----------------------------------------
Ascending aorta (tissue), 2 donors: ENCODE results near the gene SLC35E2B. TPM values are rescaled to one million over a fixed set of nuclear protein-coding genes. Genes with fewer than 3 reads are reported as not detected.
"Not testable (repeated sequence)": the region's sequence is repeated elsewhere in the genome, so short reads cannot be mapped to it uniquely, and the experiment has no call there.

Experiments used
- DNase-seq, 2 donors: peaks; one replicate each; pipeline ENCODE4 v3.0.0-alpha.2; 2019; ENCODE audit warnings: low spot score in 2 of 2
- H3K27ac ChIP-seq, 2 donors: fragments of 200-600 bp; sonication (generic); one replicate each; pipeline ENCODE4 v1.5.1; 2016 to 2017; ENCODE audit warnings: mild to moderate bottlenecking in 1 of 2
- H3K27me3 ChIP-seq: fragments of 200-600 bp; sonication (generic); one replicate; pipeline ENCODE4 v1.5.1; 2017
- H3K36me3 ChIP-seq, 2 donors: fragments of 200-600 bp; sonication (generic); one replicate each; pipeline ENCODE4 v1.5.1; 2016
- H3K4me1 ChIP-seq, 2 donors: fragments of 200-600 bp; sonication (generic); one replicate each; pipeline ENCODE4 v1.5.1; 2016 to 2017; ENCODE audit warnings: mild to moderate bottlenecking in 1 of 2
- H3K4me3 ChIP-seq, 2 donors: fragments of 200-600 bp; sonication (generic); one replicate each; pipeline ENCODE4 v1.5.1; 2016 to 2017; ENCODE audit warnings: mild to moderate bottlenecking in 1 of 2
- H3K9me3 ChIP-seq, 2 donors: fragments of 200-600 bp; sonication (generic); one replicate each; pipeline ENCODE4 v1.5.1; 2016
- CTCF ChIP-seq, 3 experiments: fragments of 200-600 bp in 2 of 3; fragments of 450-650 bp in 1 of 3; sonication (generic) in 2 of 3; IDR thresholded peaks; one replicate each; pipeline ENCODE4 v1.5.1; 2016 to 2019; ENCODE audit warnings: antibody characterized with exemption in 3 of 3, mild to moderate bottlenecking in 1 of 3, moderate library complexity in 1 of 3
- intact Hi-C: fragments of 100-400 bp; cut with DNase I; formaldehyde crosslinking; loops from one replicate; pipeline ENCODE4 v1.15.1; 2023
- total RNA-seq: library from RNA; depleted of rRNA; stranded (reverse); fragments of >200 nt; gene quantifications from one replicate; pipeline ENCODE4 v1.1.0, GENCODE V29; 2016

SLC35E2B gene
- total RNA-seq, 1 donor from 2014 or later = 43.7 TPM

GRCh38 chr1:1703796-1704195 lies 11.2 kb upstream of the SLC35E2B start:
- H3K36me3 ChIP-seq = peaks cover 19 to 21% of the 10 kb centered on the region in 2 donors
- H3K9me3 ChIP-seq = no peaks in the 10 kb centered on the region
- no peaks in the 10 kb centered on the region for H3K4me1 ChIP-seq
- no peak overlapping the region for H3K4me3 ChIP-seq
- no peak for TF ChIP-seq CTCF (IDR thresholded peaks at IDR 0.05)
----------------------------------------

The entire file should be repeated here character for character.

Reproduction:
Ascending aorta (tissue), 2 donors: ENCODE results near the gene SLC35E2B. TPM values are rescaled to one million over a fixed set of nuclear protein-coding genes. Genes with fewer than 3 reads are reported as not detected.
"Not testable (repeated sequence)": the region's sequence is repeated elsewhere in the genome, so short reads cannot be mapped to it uniquely, and the experiment has no call there.

Experiments used
- DNase-seq, 2 donors: peaks; one replicate each; pipeline ENCODE4 v3.0.0-alpha.2; 2019; ENCODE audit warnings: low spot score in 2 of 2
- H3K27ac ChIP-seq, 2 donors: fragments of 200-600 bp; sonication (generic); one replicate each; pipeline ENCODE4 v1.5.1; 2016 to 2017; ENCODE audit warnings: mild to moderate bottlenecking in 1 of 2
- H3K27me3 ChIP-seq: fragments of 200-600 bp; sonication (generic); one replicate; pipeline ENCODE4 v1.5.1; 2017
- H3K36me3 ChIP-seq, 2 donors: fragments of 200-600 bp; sonication (generic); one replicate each; pipeline ENCODE4 v1.5.1; 2016
- H3K4me1 ChIP-seq, 2 donors: fragments of 200-600 bp; sonication (generic); one replicate each; pipeline ENCODE4 v1.5.1; 2016 to 2017; ENCODE audit warnings: mild to moderate bottlenecking in 1 of 2
- H3K4me3 ChIP-seq, 2 donors: fragments of 200-600 bp; sonication (generic); one replicate each; pipeline ENCODE4 v1.5.1; 2016 to 2017; ENCODE audit warnings: mild to moderate bottlenecking in 1 of 2
- H3K9me3 ChIP-seq, 2 donors: fragments of 200-600 bp; sonication (generic); one replicate each; pipeline ENCODE4 v1.5.1; 2016
- CTCF ChIP-seq, 3 experiments: fragments of 200-600 bp in 2 of 3; fragments of 450-650 bp in 1 of 3; sonication (generic) in 2 of 3; IDR thresholded peaks; one replicate each; pipeline ENCODE4 v1.5.1; 2016 to 2019; ENCODE audit warnings: antibody characterized with exemption in 3 of 3, mild to moderate bottlenecking in 1 of 3, moderate library complexity in 1 of 3
- intact Hi-C: fragments of 100-400 bp; cut with DNase I; formaldehyde crosslinking; loops from one replicate; pipeline ENCODE4 v1.15.1; 2023
- total RNA-seq: library from RNA; depleted of rRNA; stranded (reverse); fragments of >200 nt; gene quantifications from one replicate; pipeline ENCODE4 v1.1.0, GENCODE V29; 2016

SLC35E2B gene
- total RNA-seq, 1 donor from 2014 or later = 43.7 TPM

GRCh38 chr1:1703796-1704195 lies 11.2 kb upstream of the SLC35E2B start:
- H3K36me3 ChIP-seq = peaks cover 19 to 21% of the 10 kb centered on the region in 2 donors
- H3K9me3 ChIP-seq = no peaks in the 10 kb centered on the region
- no peaks in the 10 kb centered on the region for H3K4me1 ChIP-seq
- no peak overlapping the region for H3K4me3 ChIP-seq
- no peak for TF ChIP-seq CTCF (IDR thresholded peaks at IDR 0.05)